When the Experience is about the pastor you might hear people say, "You've got to come and hear our pastor." As an example of this kind of Experience Church I would hold up Mars Hill Church in Seattle. Mark Driscoll, the pastor, is a bright, articulate, sometimes controversial communicator. Listening to Mark preach is an experience. He says some very interesting things in a very interesting way. You may not agree with everything he stands for, but at least he stands for something. I know that some people feel that Mars Hills' growth is a result of its candle-burning vibe (a young, artsy, urban culture), but I respectfully disagree. I believe its growth is a reflection of Mark's vibe. The greatest evidence that I'm right is that Mars Hill projects Mark's teaching at all of its campuses. Yes, they have a cool band, but to a great extent, Mark is the show.

1b. Experience our Programming.

When the experience is about the programming you might hear people say, "You won't believe everything we have going on." As an example of this kind of experience church I would suggest Saddleback Church in Southern California. Rick Warren is their well known pastor, but not because is a such a compelling speaker. It is because Saddleback has put together such a compelling program. Some of their programs are so good, in fact, that they have become industries of their own (40 Days of Purpose, Celebrate Recovery, etc.). When I went on a behind the scenes tour of Saddleback a few years ago I was struck by how excited my guide was about the programs that were happening there. Rick's gifts are many, to be sure, but the one that has created the greatest waves is administration. Yes, they have great teaching and worship, but the programs are the show.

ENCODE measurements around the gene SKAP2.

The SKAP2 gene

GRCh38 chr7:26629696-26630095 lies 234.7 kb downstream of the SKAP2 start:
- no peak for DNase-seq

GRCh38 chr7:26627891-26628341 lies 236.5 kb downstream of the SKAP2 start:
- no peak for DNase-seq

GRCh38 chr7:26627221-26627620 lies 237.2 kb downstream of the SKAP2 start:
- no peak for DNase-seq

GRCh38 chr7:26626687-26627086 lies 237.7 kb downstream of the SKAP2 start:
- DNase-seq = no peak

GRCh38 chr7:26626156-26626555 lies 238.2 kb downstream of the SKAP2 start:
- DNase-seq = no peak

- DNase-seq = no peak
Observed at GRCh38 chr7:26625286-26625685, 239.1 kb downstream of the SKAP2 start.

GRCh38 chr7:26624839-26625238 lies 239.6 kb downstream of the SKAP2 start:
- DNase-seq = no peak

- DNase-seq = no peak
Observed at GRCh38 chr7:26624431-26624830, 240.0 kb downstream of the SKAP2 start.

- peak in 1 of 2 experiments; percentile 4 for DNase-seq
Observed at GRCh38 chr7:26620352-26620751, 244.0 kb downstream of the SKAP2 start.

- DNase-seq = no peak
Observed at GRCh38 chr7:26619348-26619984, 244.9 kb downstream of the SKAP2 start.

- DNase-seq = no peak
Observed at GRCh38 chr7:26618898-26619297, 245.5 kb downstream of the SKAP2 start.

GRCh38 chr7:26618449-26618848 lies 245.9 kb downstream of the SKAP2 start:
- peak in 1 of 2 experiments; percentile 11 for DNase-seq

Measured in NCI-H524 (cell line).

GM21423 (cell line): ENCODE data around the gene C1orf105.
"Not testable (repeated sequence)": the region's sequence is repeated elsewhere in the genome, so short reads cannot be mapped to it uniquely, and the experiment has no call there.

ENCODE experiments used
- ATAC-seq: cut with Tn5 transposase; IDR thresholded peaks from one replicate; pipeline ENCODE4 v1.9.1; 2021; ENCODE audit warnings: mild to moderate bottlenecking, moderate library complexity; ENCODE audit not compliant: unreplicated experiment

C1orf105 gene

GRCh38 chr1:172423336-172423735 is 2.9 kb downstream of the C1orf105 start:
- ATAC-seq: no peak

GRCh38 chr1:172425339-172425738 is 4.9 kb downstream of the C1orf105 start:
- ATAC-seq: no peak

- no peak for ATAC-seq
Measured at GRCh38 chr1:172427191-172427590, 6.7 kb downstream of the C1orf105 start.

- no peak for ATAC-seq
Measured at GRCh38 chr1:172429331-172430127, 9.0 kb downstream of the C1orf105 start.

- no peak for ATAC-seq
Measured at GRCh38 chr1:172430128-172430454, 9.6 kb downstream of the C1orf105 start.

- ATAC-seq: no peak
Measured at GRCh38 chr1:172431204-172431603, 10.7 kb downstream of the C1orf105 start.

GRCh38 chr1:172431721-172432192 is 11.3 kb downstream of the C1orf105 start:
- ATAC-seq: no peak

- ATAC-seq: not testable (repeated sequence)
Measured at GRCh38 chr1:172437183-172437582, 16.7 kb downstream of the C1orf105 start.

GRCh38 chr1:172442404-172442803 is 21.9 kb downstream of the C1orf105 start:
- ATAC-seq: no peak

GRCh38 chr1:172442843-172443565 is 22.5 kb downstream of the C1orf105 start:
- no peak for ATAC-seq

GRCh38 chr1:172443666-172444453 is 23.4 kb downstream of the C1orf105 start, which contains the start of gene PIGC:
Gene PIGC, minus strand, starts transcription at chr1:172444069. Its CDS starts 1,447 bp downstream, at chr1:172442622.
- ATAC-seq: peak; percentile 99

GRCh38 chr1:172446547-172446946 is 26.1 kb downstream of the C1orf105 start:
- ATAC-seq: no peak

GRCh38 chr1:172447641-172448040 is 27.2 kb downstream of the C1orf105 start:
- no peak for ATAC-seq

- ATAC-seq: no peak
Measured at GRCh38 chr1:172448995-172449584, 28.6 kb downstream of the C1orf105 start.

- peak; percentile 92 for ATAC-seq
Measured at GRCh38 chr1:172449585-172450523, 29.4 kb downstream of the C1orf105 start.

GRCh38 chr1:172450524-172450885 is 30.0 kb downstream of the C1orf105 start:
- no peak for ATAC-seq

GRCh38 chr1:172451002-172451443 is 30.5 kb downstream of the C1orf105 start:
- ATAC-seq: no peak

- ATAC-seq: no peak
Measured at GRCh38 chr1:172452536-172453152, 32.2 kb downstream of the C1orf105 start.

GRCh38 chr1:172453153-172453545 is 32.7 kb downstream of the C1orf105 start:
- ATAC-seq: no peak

1c. Experience our Passion.

When the experience is about the passion you might hear someone say, "You need to experience our worship." As an example of this kind of experience church I would mention Hillsongs in Australia. In the case of Hillsongs, I actually don't know the pastor's name. But their worship leaders are world-renowned. Their worship experience is unbelievable. Powerful. Worth telling others about. So now leaders are making their pilgrimage to Australia in hopes of importing this passionate worship dynamic to the U.S. In one American location where this model is being replicated they have actually called the ministry "Passion." Yes, they have a dynamic teacher, but to a greater extent, the worship is the show.

1d. Experience our Production.